• Male cliques often include a “thug” or a “wannabe thug,” who is a person who is smarter than he shows and communicates in a non-verbal, bullying manner.[16]
  • Exclusion from a clique can trigger activity in the same part of the brain that controls physical pain.[16]
  • An eight-week study with kids from eighth through twelfth grade showed a shocking amount of turnover with best friends and clique structure. This means that while a child may feel excluded one day, he or she may not feel excluded the next day.[4]
  • Research shows that teens who felt good about their own social standing did well over time, even if they weren’t considered part of a popular clique.[6]
  • Interesting Senior Citizen Facts
    Bullying can occur anywhere, including among seniors
  • Cliques can even be found in assisted living centers. “Senior bullying” includes social manipulation and exclusion of other seniors.[13]
  • About 20% of students in any school are highly liked, and about 50% are average, meaning that they have some friends, but not necessarily many. The rest are considered neglected or rejected.[15]
  • While social problems associated with cliques are normal, children who are chronically at the bottom 20% of the social hierarchy are at risk for mental problems.[16]
  • While being popular has some risks, studies show a link between the number of friends someone has and higher earnings in the future. Having friends indicates that a person has good social skills, which are beneficial throughout life.[15]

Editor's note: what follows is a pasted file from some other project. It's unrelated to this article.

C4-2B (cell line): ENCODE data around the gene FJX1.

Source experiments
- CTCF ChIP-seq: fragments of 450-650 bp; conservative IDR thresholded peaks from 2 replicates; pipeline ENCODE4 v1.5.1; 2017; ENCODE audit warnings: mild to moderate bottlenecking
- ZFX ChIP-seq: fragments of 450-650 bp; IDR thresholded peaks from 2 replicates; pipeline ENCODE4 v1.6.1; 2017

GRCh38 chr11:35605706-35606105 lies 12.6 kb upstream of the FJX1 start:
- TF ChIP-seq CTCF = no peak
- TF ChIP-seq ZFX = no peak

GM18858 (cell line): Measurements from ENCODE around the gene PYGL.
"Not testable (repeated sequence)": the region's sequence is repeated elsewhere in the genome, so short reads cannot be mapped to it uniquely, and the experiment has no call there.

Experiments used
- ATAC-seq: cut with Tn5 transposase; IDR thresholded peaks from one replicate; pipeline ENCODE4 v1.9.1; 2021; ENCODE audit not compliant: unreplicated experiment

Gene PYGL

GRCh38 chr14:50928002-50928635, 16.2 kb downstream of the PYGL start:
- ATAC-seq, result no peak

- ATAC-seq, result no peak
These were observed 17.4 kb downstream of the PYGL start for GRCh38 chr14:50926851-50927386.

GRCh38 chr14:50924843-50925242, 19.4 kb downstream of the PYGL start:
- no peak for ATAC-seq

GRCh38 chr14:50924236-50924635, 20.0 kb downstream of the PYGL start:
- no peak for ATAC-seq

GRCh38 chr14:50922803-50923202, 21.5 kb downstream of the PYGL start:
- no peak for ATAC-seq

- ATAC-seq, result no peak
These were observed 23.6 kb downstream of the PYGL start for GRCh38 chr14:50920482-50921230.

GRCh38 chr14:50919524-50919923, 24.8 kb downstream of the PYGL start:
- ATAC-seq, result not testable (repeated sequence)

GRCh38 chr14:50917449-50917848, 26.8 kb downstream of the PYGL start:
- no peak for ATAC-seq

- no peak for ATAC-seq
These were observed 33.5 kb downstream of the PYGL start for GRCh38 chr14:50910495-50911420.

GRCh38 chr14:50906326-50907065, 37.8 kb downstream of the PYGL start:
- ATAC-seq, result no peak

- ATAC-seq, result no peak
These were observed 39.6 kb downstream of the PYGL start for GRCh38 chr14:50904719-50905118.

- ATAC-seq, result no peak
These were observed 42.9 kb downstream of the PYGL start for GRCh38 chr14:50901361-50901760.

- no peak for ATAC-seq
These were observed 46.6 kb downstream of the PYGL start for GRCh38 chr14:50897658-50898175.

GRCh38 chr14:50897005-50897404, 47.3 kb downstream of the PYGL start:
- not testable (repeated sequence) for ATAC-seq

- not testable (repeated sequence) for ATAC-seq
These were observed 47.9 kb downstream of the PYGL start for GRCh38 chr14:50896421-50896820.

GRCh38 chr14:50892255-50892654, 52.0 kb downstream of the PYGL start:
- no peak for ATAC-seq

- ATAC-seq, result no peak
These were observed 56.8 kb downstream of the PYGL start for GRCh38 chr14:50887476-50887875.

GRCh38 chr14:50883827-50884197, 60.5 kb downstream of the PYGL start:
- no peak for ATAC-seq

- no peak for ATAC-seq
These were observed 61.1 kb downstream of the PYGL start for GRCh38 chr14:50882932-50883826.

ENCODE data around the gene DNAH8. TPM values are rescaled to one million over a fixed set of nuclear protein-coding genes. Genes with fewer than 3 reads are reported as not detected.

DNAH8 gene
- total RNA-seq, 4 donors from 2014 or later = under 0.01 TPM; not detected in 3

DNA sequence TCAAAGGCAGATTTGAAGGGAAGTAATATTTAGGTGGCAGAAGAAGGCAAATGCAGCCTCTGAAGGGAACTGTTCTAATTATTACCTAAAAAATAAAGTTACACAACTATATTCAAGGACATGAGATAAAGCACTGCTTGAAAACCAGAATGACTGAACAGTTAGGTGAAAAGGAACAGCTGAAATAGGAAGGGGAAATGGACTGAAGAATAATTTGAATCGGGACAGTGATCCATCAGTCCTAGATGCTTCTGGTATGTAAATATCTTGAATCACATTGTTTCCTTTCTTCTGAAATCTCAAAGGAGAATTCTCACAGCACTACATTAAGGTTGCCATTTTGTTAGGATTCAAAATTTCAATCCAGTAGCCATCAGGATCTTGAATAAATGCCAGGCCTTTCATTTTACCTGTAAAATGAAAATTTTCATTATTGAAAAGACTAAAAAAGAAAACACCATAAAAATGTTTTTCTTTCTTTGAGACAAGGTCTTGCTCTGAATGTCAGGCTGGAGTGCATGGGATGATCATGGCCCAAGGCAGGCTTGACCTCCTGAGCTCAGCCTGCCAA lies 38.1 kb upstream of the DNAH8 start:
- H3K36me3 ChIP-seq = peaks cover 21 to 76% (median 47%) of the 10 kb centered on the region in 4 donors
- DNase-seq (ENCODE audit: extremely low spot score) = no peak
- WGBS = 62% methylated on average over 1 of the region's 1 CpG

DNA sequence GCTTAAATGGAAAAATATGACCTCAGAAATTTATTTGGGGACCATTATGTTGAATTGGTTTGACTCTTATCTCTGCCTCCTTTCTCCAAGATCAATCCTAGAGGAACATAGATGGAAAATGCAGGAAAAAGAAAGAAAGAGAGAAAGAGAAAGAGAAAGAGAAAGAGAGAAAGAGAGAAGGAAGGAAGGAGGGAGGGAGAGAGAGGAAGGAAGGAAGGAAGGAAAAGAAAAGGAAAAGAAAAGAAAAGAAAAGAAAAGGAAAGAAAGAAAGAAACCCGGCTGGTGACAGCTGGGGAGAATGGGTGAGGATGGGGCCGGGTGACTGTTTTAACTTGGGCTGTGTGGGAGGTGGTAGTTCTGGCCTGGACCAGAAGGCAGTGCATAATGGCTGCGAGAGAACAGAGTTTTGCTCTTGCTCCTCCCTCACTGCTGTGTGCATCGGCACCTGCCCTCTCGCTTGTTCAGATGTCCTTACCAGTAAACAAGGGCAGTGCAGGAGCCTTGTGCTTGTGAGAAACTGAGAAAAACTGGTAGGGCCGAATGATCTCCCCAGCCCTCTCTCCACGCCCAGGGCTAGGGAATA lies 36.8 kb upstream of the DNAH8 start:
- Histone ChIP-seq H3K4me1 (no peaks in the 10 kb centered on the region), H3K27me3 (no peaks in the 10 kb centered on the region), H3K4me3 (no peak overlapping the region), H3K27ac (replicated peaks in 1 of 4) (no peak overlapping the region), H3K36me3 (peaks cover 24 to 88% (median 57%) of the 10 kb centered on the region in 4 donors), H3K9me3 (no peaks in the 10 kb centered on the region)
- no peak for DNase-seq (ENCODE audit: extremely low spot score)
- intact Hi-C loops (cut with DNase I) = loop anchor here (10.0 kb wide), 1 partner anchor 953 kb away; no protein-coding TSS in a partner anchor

References

1Andrews, Edmund L. “Stanford Researcher Explores Why Cliques Thrive in Some High Schools More Than Others.” Stanford News. November 6, 2014. Accessed: March 28, 2016.

2Clique.” Online Etymology Dictionary. 2016. Accessed: March 28, 2016.

3Crawford, Leslie. “Parent Cliques.” Great Schools. 2013. Accessed: March 28, 2016.

4Giannetti, Charlene C., and Margaret Sagarese. Cliques: 8 Steps to Help Your Child Survive the Social Jungle. New York, NY: Broadway Books, 2001.

5Hartwell-Walker, Marie. “Click or Clique: Positive and Negative Teen Social Groups.” Psychcentral. 2015. Accessed: March 21, 2016.

6Kim, Jen. “You Don’t Have to Be Popular.” Psychology Today. March 1, 2010. Accessed: March 27, 2016.

7Mandel, Joshua. “Social Life in Middle and High School: Dealing with Cliques and Bullies.” Education.com. updated July 9, 2010. Accessed: March 22, 2016.

8Mean Girls (2004) Trivia.” IMBD. 2016. Accessed: March 28, 2016.

9Salkind, Neil J. Encyclopedia of Educational Psychology. Los Angeles, CA: Sage Publications, 2008.

10Singh, Maanvi. “Becoming More Popular Doesn’t Protect Teens from Bullying.” NPR, updated April 2, 2014. Accessed: March 22, 2016.

11Smith, Jacquelyn. “How to Deal with Cliques at Work.” Forbes. July 25, 2013. Accessed: March 27, 2016.

12Sohn, Amy. “The Bitch on the Playground.” New York Magazine. 2014. Accessed: March 28, 2016.

13Span, Paula. “Mean Girls in Assisted Living.” The New York Times. May 31, 2011. Accessed: March 28, 2016.

14Suratt, Julie. “The Terrifyingly Nasty, Backstabbing, and Altogether Miserable World of the Suburban Mom.” Boston Magazine. April 2014. Accessed: March 28, 2016.

15Tugend, Alina. “Peeking at the Negative Side of High School Popularity.” The New York Times. June 18, 2010. Accessed: March 28, 2016.

16Wiseman, Rosalind. Queen Bees & Wannabes: Helping Your Daughter Survive Cliques, Gossip, Boyfriends, and the New Realities of Girl World. New York, New York: Three Rivers Press, 2009.